Got scammed? Know where to go for help
Although many go smoothly, some moves can go awry. If yours is among them, you should first file a complaint with your mover within nine months from the date of delivery. After that, a mover has 30 days to acknowledge formal receipt of it and an additional 120 days to resolve the claim. If no agreement is reached, interstate movers have to participate in an arbitration program by law, but cases often don't reach that point, says Bisney.
In-state movers will follow specific state guidelines for settling complaints.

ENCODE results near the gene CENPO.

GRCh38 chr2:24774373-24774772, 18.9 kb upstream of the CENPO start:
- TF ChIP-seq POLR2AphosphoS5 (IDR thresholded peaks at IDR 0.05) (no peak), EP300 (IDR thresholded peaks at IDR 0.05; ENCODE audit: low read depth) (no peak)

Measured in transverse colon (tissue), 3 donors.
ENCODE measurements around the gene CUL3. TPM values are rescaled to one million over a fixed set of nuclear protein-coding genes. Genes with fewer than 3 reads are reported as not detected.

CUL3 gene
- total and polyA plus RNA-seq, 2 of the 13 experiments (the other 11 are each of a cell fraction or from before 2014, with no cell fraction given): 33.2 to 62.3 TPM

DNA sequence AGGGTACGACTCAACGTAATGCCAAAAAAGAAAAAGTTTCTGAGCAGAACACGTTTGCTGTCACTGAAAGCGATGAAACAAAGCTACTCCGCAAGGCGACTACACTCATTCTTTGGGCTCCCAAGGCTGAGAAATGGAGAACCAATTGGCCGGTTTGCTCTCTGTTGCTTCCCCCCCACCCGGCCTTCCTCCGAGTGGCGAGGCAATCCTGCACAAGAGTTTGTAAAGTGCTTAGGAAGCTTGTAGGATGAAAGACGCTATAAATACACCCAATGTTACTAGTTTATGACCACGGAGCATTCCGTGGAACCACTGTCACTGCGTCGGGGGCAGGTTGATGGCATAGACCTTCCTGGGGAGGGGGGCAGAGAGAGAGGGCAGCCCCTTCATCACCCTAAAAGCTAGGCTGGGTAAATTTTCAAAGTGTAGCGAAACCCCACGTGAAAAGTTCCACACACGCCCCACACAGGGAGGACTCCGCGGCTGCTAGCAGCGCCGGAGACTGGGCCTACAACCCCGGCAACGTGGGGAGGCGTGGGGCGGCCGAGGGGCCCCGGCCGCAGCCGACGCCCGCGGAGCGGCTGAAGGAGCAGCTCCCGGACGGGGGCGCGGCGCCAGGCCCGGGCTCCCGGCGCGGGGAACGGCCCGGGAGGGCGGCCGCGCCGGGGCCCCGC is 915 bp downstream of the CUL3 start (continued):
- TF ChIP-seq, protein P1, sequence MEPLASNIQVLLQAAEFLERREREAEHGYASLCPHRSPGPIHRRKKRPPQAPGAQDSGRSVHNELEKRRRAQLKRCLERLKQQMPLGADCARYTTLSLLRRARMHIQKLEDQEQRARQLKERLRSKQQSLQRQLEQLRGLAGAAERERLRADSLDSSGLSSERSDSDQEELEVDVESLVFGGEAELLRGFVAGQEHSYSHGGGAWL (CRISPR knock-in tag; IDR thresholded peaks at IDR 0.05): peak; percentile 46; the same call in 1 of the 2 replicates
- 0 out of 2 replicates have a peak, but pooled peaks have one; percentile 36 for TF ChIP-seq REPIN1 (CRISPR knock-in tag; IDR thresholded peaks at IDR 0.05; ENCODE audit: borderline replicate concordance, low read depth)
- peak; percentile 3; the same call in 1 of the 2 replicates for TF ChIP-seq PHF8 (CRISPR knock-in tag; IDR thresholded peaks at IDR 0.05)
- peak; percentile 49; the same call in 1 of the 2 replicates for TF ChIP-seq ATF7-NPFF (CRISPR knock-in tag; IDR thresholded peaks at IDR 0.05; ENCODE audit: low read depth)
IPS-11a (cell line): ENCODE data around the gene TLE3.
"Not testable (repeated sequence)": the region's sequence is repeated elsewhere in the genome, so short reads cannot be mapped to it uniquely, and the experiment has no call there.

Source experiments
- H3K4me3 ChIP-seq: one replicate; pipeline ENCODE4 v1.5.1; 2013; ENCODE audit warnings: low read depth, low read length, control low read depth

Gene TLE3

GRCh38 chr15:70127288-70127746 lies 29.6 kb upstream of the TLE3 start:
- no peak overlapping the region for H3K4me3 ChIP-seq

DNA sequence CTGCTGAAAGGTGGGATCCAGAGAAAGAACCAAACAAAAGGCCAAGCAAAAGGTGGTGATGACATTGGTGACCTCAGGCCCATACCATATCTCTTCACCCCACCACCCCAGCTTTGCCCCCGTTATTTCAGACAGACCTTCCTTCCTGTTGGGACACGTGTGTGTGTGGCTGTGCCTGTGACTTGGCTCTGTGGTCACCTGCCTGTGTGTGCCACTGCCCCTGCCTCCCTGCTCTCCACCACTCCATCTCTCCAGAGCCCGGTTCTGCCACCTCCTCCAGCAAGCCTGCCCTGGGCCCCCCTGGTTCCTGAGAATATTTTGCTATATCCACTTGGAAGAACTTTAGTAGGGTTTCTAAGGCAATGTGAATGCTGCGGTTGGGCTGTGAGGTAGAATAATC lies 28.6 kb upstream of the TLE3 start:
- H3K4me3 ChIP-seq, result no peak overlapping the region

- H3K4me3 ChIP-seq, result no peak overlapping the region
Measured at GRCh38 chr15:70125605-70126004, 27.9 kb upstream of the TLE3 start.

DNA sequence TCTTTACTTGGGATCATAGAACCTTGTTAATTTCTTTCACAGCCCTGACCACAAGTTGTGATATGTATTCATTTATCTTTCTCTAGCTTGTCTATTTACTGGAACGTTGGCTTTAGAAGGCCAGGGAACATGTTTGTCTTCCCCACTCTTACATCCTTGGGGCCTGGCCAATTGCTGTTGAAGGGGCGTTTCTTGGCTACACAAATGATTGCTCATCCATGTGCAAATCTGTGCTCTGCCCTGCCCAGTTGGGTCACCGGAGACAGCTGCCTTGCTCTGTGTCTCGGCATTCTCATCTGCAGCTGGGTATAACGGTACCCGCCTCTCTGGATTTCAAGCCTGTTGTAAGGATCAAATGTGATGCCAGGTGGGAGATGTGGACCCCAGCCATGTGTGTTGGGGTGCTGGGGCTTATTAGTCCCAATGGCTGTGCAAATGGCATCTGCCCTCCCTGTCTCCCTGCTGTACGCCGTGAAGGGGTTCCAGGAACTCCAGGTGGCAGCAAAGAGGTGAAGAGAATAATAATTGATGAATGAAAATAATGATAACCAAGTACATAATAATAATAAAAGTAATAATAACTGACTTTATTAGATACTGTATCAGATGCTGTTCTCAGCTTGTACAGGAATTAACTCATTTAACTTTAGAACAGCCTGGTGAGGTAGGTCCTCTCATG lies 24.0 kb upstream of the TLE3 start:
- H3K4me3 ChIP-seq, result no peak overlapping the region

"There's no question most movers prefer to try to settle a claim than go through the expensive alternative of a lawsuit," says Bisney at AMSA.
If you don't reach an agreement, AMSA may help by contacting movers on your behalf. It also has an arbitration program that may resolve certain cases.
The BBB also can act as a third-party mediator in a dispute, but it can't force movers to compensate you for lost or damaged goods.
You can also file complaints against movers with the FMCSA (call (888) DOT-SAFT), and the agency's website links to state agencies and guidelines for seeking compensation from local movers.
Combating rogue movers, the MoveRescue program was created to help victims of criminals posing as legitimate household goods haulers. MoveRescue's hotline, (800) 832-1773, or website at MoveRescue.com will direct you to available resources.